Coronavirus: Oxford vaccine ‘may be rolled out within weeks’ - but UK faces jab shortages
Mass production difficulties will limit early supplies
Two Covid-19 vaccines are on the verge of being certified as safe and effective - but production delays mean the first batches may reach no more than a fraction of the UK population.
A homegrown vaccine, developed by Oxford University and manufactured by AstraZeneca, has the “possibility of being ready before the end of the year”, according to Kate Bingham, the chair of the government’s vaccine task force.
She told MPs yesterday that the first three batches of the drug, now in production, “should get us up to about four million doses by the end of the year”. But as The Telegraph points out, the government pledged in May that “30 million vaccines would be ready by September to allow for immediate mass deployment if trials were successful”.
The delay is down to the technical challenge of splicing an immunity-generating protein from the coronavirus with a harmless chimpanzee virus that will carry it into human cells.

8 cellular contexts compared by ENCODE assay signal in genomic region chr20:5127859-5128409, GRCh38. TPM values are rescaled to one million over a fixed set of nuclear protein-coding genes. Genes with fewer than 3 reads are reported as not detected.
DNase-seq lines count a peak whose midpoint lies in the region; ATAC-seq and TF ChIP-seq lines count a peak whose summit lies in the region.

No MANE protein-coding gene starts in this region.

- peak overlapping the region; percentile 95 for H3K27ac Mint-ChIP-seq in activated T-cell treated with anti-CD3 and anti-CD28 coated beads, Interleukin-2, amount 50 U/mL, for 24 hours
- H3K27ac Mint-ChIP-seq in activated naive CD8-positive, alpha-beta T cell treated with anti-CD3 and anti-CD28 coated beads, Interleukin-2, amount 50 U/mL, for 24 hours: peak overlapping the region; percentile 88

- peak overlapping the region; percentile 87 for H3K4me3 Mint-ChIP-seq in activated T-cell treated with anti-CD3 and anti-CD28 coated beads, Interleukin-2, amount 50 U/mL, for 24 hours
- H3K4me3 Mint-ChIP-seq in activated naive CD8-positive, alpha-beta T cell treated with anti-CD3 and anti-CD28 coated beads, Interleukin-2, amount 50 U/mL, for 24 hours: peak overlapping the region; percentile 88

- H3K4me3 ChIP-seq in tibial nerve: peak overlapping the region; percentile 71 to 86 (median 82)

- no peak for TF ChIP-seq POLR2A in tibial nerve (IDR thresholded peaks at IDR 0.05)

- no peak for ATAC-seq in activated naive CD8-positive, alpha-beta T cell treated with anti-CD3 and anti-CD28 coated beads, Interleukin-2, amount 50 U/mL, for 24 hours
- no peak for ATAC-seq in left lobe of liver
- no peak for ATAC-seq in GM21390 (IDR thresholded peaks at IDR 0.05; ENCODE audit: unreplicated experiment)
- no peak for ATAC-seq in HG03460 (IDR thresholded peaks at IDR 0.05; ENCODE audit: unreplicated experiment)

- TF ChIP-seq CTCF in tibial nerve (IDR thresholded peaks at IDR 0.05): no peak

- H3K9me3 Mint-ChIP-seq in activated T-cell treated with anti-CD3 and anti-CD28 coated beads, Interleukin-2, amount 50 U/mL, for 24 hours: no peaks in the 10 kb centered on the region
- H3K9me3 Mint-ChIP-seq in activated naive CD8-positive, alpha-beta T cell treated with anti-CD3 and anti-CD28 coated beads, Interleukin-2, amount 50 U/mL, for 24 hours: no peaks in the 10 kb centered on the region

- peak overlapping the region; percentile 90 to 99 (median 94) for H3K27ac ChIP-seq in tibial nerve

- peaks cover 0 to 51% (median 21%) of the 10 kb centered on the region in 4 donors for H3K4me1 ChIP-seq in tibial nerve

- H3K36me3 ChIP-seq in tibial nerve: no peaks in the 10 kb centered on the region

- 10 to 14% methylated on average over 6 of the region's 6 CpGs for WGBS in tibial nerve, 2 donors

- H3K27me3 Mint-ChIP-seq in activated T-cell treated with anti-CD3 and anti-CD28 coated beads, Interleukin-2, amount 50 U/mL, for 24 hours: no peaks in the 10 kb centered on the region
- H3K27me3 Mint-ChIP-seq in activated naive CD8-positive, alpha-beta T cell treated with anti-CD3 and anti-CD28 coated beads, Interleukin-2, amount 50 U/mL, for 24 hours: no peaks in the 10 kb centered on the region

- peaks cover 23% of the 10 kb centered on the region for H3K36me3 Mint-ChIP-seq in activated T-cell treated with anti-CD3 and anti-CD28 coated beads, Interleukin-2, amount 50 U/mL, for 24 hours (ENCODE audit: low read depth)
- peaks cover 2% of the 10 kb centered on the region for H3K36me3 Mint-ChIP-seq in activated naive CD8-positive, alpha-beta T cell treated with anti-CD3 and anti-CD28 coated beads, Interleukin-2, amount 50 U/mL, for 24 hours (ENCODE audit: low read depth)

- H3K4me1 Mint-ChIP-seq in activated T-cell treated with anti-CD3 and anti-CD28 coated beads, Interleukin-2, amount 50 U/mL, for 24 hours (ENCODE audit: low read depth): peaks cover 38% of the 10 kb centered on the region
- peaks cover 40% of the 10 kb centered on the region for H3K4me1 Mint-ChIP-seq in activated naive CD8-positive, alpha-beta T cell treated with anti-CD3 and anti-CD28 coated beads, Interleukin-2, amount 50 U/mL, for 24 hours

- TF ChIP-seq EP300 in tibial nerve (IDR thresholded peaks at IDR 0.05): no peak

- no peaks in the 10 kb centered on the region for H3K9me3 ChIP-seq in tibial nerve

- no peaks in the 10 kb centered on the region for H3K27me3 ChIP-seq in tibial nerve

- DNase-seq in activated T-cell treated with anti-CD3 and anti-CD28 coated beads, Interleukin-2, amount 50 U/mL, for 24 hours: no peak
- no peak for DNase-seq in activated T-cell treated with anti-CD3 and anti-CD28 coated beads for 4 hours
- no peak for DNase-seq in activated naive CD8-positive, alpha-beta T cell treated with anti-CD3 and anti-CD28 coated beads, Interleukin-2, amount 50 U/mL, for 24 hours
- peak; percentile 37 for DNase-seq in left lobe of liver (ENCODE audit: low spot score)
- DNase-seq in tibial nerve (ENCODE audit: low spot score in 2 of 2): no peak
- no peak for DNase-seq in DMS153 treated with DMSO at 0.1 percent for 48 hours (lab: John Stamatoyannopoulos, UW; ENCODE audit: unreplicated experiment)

“It’s not through lack of care and attention or availability of equipment or anything like that,” Bingham said. “It’s just that this normally takes a very long time.”
Another potential vaccine, developed in Germany by Pfizer and BioNTech, is simpler to manufacture but “contains a type of genetic material known as mRNA that must be stored at minus 70C”, The Times reports. That makes it difficult and expensive to distribute.
The UK has signed deals to buy 350 million doses of a total of six vaccines, all of which are undergoing trials. Once the results are published, the government’s health authorities will decide whether to approve their widespread use.
“The US regulator, the Food and Drug Administration, has said it wanted at least 50% efficacy to approve a vaccine,” The Guardian reports. “But if one was found to prevent 40% of cases, [UK] policymakers would have to consider whether it would be of help to the NHS.”